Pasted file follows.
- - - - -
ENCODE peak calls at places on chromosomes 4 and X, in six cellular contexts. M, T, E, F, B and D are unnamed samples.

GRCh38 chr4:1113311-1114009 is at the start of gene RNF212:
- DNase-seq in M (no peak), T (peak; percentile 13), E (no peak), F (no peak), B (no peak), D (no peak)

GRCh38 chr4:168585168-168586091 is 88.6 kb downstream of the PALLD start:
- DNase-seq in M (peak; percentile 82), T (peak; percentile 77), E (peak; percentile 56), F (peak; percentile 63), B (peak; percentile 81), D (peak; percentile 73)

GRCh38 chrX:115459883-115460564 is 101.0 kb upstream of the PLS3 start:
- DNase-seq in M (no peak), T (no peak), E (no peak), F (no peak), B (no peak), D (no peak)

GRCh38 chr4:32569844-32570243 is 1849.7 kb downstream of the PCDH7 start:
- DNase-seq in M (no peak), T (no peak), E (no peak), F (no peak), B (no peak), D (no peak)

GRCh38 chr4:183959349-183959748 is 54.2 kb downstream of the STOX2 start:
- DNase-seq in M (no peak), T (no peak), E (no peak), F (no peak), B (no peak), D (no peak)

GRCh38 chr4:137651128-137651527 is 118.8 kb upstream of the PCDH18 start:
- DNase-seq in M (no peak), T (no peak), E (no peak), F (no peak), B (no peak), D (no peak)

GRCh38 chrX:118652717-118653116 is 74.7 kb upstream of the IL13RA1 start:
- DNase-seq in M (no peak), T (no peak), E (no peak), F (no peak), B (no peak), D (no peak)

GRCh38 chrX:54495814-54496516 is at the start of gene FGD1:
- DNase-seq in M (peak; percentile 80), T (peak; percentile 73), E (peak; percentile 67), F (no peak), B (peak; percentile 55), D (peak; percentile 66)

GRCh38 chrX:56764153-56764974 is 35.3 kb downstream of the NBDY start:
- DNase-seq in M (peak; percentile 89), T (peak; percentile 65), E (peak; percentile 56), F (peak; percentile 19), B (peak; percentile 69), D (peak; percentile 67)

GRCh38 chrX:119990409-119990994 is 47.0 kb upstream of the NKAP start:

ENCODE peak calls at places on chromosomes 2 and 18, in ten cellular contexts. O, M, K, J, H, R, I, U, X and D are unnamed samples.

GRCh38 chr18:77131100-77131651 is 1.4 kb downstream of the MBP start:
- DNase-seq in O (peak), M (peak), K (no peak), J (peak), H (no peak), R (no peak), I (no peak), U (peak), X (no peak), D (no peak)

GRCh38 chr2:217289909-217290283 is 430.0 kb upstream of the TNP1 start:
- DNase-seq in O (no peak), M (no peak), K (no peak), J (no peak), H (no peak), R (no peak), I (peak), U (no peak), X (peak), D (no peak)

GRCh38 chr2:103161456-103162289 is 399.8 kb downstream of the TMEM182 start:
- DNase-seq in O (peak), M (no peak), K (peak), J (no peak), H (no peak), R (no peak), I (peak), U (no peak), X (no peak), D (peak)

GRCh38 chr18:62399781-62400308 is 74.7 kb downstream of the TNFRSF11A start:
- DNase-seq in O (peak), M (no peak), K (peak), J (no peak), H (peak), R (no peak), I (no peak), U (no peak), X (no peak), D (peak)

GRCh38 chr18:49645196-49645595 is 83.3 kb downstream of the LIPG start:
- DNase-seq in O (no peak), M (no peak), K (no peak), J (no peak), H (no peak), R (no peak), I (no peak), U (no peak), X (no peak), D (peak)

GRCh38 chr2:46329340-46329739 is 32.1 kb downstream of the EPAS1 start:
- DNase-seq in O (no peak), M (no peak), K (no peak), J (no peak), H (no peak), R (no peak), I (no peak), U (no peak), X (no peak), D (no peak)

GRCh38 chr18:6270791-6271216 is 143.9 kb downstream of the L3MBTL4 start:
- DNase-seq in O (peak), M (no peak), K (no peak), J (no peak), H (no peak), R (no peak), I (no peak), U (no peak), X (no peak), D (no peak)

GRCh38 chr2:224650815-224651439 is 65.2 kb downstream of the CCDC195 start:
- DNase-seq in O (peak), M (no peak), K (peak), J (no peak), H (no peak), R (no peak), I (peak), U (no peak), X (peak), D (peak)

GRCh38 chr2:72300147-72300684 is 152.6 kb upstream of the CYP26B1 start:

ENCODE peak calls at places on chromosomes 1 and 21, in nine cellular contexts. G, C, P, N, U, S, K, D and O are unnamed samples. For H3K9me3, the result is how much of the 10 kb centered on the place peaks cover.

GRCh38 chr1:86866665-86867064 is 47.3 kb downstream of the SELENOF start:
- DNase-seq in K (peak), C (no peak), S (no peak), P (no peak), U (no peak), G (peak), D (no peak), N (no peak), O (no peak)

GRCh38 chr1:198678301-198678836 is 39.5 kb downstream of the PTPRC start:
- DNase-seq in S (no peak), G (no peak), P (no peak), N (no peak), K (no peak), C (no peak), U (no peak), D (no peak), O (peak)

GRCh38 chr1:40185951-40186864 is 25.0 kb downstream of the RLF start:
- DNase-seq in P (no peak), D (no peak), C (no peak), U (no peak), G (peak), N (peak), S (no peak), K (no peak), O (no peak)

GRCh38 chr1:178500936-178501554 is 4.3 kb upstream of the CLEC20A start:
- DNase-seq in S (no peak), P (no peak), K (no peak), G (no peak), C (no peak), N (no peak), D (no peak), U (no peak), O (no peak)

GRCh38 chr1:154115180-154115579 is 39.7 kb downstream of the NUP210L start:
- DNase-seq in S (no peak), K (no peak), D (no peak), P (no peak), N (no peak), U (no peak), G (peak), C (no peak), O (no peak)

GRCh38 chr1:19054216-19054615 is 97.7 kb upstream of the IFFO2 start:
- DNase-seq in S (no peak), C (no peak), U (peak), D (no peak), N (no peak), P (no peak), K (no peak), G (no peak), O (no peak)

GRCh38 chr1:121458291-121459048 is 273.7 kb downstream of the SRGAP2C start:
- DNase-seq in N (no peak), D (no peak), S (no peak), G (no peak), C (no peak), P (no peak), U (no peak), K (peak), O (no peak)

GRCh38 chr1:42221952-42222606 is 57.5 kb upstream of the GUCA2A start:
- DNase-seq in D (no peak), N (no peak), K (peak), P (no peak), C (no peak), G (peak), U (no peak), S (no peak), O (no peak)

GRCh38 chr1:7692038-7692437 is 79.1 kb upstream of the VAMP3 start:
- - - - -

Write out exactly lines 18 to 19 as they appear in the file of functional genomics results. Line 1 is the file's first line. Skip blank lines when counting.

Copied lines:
GRCh38 chrX:56764153-56764974 is 35.3 kb downstream of the NBDY start:
- DNase-seq in M (peak; percentile 89), T (peak; percentile 65), E (peak; percentile 56), F (peak; percentile 19), B (peak; percentile 69), D (peak; percentile 67)